Many of us prefer to make use of a JavaScript MVC framework rather than using a traditional PHP templating system when it comes to WordPress front-end. After working for all these years in an AngularJS development company named eTatvaSoft, I am pretty much aware of how the platform handles templating. Besides, I personally find WordPress full of great functions for making text translatable.

With angular-translate and other modules available for localization, it becomes pretty easy to set up AngularJS in a WordPress environment. In the following post, I would like to share few proven ways of using the platform to manage localization without making use of untranslatable strings in your Angular templates.

Setting Up

Initially, I made a simple plugin that adds a shortcode which can be effectively used by Angular and the REST API to show at least 10 posts. In the template file, I made use of a mix of content from the posts and string like “Title” and “Author” that can be translated by WordPress. The setup is quite simple, my plugin features a function to enqueue the JavaScript files for Angular and my Angular app. Here you will find wp_localize_script() used by the app itself to print a JavaScript variable to the screen with data required in the app, including translations, as well as the REST API URL and nonce.

For those who have no idea, the function wp_localize_script() was made keeping the purpose of passing translation strings into JavaScript.



define( ‘ANGTREX_URL’, plugin_dir_url( __FILE__ ) );
define( ‘ANGTREX_DIR’, dirname( __FILE__ ) );
add_action( ‘wp_enqueue_scripts’, function(){
wp_enqueue_script(‘angular’, ‘//cdnjs.cloudflare.com/ajax/libs/angular.js/1.4.8/angular.min.js’ );
wp_enqueue_script(‘angular-resource’, ‘//ajax.googleapis.com/ajax/libs/angularjs/1.4.8/angular-resource.js’, [ ‘angular’ ] );
wp_enqueue_script( ‘angular-trans-exp’, ANGTREX_URL . ‘app.js’, [ ‘angular’ ] );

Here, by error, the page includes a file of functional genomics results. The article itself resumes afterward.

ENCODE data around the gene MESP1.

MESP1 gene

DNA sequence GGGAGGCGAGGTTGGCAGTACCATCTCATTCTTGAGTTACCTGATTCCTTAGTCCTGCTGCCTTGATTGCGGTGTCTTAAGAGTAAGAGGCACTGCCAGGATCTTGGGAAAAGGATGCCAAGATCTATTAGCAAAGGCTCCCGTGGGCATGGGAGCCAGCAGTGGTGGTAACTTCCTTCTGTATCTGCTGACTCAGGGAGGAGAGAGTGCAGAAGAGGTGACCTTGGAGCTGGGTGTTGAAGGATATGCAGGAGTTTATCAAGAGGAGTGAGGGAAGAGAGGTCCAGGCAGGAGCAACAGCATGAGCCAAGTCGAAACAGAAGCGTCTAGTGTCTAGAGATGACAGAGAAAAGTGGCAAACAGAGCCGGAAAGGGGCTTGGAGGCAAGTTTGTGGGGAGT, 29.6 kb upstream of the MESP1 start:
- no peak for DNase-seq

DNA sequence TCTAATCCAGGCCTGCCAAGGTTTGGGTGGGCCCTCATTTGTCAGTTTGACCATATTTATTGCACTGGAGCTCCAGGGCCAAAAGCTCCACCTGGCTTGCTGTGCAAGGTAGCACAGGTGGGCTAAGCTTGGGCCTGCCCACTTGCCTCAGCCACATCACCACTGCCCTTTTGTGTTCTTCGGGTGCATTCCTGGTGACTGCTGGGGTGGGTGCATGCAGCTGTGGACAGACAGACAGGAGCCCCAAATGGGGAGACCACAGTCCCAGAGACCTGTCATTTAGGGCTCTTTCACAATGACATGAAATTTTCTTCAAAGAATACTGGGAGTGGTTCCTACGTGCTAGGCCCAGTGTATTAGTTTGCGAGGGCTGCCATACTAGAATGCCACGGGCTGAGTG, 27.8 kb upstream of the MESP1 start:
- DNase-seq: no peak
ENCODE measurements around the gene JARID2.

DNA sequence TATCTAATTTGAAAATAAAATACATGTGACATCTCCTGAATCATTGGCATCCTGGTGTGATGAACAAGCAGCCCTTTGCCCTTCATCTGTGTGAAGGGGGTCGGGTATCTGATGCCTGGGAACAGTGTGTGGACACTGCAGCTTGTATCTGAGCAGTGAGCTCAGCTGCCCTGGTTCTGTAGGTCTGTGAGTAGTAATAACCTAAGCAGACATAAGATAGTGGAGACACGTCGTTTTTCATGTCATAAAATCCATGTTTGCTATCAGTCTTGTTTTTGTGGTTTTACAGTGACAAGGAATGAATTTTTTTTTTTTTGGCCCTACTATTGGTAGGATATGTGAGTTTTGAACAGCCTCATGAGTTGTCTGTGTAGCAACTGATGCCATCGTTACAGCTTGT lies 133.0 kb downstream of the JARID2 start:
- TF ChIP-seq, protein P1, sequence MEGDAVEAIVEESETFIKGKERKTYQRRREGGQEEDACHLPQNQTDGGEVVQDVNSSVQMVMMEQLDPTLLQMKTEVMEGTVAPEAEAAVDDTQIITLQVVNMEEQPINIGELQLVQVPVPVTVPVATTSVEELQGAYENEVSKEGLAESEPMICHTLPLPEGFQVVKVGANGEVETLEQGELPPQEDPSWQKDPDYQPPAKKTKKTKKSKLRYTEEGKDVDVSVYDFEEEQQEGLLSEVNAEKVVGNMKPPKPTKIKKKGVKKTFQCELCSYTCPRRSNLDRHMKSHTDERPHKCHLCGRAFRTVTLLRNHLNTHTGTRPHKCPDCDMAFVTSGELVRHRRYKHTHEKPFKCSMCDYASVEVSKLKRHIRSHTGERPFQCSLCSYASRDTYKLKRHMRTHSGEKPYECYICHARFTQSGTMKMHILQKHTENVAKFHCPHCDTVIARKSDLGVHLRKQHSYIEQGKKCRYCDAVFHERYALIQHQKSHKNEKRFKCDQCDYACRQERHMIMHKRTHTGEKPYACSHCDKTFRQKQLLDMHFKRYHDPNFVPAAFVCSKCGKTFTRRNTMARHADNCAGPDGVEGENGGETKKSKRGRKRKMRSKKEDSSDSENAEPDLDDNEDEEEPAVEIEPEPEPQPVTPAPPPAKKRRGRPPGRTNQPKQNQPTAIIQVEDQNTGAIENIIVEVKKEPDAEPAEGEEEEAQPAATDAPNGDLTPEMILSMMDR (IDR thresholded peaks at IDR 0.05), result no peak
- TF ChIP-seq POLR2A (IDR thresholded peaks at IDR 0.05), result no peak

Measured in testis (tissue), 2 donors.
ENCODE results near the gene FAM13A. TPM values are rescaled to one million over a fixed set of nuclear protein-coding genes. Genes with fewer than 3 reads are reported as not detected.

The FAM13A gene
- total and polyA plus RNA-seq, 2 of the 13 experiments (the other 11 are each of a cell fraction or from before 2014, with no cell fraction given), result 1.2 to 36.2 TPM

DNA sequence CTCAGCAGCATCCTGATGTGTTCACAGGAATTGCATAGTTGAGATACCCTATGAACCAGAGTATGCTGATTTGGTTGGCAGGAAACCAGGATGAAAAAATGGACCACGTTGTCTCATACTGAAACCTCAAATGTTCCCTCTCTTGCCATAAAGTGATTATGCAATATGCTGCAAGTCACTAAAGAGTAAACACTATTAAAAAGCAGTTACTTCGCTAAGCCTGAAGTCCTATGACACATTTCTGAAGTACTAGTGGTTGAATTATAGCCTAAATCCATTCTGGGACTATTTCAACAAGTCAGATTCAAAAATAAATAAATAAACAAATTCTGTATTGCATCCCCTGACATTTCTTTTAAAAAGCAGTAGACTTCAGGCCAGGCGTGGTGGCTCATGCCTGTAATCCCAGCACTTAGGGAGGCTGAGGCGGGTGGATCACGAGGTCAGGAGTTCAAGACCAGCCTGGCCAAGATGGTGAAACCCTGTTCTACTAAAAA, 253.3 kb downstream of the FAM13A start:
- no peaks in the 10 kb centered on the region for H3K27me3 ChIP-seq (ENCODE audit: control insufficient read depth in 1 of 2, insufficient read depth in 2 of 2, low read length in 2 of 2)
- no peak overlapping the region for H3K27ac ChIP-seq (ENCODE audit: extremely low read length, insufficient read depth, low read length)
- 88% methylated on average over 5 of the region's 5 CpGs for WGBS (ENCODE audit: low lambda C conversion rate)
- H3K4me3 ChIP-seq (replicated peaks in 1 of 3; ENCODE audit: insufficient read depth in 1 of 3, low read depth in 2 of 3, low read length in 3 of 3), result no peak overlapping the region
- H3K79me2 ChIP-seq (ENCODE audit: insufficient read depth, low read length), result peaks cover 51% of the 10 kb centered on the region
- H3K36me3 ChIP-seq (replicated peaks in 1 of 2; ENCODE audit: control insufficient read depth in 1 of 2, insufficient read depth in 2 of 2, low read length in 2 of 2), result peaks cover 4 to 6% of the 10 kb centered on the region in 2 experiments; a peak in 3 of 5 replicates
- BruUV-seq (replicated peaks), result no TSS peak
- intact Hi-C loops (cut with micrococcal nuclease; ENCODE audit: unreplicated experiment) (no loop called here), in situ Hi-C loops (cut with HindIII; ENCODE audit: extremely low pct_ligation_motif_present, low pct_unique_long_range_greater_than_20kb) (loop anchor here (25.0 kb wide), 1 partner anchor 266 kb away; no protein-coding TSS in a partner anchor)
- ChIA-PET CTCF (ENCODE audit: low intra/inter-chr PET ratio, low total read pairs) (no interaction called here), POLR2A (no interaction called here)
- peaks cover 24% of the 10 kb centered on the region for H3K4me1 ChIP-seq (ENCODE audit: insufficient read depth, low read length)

wp_localize_script(‘angular-trans-exp’, ‘ANGTREX’, [
‘api_url’      => esc_url_raw( rest_url() ),
‘rest_nonce’   => wp_create_nonce( ‘rest_api’ ),
‘translations’ => [
‘title’  => esc_html__( ‘Title’, ‘angtrex’ ),
‘author’ => esc_html__( ‘Author’, ‘angtrex’ ),
‘view’   => esc_html__( ‘Read More’, ‘angtrex’ )
]
]
);
});

Can you spot ANGTREX? It is the object which is being localized. Next, I have an index called translations, with strings. These strings are escaped and made translation ready using the function esc_html__().

Although there is nothing unique about it, but what I like the most is its standard. Down below you will find the HTML for a very simple Angular app inside of a standard shortcode function

From the above example, you will find that the template makes use of tags that call the post and data from “translations.” The only challenge was getting from the localized variable to the template and making it universally available.

add_shortcode( ‘angtrex’, ‘angtrex’ );
function angtrex(){
ob_start();
?>

{{translations.title}} : {{post.title.rendered}}

{{translations.author}} : {{post.author}}

{{post.content.rendered}}

</div>

</div>

<?php
return ob_get_clean();
}

Conclusion

Go for JavaScript MVC, but stay accessible. Without a shadow of a doubt, I can say that Angular and other JavaScript MVC frameworks make a great user experience. So that’s all for now! Keep watching the space to know more regarding the same.

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